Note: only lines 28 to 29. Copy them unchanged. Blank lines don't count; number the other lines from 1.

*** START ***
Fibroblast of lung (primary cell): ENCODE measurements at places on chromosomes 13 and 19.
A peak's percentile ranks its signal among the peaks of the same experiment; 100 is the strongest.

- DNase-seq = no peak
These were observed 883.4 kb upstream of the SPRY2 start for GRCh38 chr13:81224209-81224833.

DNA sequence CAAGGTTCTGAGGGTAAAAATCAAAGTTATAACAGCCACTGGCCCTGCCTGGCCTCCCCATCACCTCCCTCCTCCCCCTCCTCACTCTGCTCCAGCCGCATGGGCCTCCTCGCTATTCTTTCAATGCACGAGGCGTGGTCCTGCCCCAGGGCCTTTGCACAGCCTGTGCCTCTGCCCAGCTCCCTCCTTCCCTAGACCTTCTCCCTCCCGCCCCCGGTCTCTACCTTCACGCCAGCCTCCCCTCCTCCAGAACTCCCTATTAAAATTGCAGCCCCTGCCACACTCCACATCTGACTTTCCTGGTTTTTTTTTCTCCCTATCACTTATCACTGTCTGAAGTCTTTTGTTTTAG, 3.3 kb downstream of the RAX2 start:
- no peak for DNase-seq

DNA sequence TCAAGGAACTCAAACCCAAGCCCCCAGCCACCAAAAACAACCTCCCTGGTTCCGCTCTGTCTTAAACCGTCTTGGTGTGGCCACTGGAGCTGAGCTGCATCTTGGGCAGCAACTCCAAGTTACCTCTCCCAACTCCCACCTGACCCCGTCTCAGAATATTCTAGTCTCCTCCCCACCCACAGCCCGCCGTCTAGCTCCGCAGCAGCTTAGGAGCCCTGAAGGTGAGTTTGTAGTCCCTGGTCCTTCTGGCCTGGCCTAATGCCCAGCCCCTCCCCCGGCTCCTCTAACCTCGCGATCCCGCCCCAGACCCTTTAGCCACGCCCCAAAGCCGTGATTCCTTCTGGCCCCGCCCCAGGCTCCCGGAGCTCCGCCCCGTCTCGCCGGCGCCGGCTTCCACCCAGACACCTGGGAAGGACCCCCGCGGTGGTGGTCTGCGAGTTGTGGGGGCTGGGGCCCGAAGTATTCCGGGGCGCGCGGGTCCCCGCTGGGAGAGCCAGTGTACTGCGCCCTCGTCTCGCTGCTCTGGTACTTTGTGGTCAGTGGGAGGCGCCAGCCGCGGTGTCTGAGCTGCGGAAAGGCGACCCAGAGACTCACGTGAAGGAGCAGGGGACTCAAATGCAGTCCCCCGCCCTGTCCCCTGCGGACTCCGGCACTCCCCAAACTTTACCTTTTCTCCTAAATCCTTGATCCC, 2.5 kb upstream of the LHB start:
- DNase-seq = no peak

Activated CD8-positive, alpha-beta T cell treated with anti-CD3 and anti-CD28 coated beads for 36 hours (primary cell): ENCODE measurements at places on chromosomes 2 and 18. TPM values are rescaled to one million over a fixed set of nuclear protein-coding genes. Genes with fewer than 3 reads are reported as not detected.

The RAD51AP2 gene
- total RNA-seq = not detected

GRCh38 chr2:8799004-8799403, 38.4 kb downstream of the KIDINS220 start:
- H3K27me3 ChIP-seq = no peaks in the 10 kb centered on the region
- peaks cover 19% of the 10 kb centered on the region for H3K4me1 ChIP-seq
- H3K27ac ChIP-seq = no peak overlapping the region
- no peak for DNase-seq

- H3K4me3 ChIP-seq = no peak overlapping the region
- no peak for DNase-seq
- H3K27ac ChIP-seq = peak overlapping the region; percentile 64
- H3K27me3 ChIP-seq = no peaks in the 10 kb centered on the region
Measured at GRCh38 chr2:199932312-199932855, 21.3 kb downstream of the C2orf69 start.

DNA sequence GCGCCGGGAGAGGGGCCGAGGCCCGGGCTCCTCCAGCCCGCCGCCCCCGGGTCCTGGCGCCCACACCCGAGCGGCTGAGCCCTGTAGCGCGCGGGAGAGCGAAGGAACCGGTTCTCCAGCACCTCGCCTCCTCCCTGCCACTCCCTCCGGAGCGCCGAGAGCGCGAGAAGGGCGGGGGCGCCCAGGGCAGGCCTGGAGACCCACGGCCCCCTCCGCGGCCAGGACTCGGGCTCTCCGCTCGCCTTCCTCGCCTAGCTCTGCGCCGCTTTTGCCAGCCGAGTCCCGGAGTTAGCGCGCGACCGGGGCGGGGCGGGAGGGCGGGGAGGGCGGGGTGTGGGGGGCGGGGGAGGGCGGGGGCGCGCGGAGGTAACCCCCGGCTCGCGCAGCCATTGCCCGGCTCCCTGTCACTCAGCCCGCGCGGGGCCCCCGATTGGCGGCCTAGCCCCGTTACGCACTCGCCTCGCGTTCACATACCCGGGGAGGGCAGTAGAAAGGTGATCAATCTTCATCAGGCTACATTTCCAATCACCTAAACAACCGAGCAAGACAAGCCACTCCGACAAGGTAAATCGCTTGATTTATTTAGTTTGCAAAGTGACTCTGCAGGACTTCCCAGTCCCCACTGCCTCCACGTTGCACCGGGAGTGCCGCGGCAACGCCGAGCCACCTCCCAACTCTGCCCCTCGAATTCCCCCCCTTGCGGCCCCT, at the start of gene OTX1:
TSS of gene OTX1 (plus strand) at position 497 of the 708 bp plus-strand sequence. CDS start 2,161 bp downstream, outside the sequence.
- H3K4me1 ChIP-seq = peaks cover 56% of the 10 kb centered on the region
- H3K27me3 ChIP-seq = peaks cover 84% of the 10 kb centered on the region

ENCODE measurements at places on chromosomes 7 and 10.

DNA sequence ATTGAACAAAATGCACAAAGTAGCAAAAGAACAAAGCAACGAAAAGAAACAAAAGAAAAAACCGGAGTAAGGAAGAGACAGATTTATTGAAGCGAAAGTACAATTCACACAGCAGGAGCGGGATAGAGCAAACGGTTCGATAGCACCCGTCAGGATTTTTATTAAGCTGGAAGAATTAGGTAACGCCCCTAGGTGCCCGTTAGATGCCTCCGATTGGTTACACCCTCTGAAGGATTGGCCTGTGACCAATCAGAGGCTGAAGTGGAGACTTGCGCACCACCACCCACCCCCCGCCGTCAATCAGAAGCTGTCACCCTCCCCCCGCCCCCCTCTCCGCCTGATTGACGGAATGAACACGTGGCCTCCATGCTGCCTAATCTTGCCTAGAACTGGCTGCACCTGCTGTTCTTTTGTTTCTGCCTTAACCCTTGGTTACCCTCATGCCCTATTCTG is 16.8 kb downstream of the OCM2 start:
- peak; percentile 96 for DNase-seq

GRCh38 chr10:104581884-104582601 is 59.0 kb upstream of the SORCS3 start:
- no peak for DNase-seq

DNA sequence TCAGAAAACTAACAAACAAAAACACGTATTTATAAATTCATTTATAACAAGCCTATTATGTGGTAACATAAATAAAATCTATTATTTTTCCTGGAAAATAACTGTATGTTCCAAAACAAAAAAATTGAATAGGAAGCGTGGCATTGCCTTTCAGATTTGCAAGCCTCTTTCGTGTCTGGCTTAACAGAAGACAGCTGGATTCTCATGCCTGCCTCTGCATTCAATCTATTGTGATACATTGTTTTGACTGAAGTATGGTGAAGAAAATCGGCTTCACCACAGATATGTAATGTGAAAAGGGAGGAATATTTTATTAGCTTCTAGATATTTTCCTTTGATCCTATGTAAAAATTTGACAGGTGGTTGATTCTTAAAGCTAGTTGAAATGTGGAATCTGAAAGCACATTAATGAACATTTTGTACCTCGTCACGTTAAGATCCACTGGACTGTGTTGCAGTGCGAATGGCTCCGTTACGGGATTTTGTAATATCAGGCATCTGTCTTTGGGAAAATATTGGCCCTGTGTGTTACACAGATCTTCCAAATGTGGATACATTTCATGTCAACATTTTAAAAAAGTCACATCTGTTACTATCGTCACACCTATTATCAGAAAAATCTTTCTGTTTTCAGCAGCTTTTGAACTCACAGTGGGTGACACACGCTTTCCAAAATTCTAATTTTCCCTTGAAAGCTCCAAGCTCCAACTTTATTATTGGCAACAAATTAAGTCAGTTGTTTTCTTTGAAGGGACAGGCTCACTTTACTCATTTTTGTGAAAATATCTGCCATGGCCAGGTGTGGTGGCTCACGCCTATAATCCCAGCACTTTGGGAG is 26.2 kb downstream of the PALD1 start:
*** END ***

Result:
- peak; percentile 96 for DNase-seq

GRCh38 chr10:104581884-104582601 is 59.0 kb upstream of the SORCS3 start: